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) - Faced with critics who thought he was crazy, Walt Disney mortgaged his house and sold a one-third stake to the ABC TV network to raise the $17 million he needed to build Disneyland.
Today, Disney is a Dow Component. Now, a small entertainment company wants to use the same model. The Independent Film Development Corporation (OTCBB: IFLM) is a publicly held company with a small film and television library. But, by applying some Hollywood magic, IFLM wants to turn distressed resort properties into themed hotels, surrounded by theme parks.
"We want to make a resort that can appeal to kids of all ages," said IFLM co-founder Jeff Ritchie. "The resort will be themed as a haunted European Manor, rife with Hollywood-designed supernatural encounters."
The tiny company's move is based on the dream of Ritchie's: to convert existing resort properties into family-friendly vacation destinations. Ritchie, a 20-year Hollywood veteran, hopes to emulate Disney, whose theme parks are among its biggest profit centers.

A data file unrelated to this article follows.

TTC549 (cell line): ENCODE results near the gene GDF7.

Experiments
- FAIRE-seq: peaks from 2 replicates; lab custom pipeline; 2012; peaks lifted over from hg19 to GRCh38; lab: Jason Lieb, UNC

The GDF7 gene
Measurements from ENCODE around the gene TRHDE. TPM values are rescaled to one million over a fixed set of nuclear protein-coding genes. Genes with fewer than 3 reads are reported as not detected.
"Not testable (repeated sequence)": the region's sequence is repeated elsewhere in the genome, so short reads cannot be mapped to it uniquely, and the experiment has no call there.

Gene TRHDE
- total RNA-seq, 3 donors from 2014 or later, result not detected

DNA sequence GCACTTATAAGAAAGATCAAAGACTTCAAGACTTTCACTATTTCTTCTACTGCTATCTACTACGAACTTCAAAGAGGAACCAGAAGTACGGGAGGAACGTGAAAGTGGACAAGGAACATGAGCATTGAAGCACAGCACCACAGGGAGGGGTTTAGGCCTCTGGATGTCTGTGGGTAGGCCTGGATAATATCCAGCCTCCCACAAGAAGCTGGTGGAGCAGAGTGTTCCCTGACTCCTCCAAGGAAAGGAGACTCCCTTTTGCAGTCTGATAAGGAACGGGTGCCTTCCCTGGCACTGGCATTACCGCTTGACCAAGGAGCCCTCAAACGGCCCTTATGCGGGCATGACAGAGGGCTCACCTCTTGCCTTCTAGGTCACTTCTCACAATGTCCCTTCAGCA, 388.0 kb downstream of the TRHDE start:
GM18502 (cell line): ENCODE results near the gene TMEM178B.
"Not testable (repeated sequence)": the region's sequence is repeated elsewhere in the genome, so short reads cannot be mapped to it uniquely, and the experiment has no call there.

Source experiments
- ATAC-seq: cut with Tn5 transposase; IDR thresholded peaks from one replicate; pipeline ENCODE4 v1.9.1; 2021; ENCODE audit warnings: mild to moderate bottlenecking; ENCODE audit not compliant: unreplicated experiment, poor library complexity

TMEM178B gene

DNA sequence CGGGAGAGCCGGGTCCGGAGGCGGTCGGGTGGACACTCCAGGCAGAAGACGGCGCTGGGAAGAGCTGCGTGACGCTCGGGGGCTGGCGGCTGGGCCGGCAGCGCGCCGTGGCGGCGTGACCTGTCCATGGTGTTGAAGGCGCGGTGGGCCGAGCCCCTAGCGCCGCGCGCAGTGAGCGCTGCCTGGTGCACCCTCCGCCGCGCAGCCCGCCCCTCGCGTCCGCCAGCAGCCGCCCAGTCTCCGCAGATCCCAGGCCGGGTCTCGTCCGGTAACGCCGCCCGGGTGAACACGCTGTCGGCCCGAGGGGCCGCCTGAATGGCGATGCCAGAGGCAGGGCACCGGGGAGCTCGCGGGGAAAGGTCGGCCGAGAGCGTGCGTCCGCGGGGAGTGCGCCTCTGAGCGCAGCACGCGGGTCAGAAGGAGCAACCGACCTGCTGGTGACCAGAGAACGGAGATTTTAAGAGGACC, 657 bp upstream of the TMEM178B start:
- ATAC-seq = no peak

"Ghosts, ghouls, zombies and cryptids like Bigfoot, will haunt the resort, the rides and the grounds," he continued. "This resort makes real all the good-natured fun people love about things that go bump in the night."
IFLM has signed a memorandum of understanding to acquire on a joint-venture basis its first project for development. Located in New York's Catskill Mountains, the 500 acre property contains a 320-room hotel, a golf course and a spa, as well as a lake and a forest. Tentatively named "Hilltop Manor," they plan to build a themed resort hotel
, designed to give guests an amazing and unique vacation experience.
"The inspiration comes from two places," said IFLM Marketing Director C. David Pugh. "First are the classic horror films of the 1930s, '40s, '50s and '60s. The second inspiration is a bit more modern, and they're seen every night on cable. Programs on bigfoot, river monsters, exterrestrial encounters and unsolved mysteries are everywhere. People must like it. It occupies a lot of prime space in prime time."
Some may say the company might be overly ambitious, but IFLM's CEO, George Ivakhnik, believes that "if you build it, they will come." Not content with only one project, IFLM seeks other distressed properties or undervalued casinos that have the development potential.
"We see the resort as a lens that focuses on the mysterious things that live in the woods and under the waves," said Pugh. "Besides, we've got zombies and little green men -- what's not to like?"
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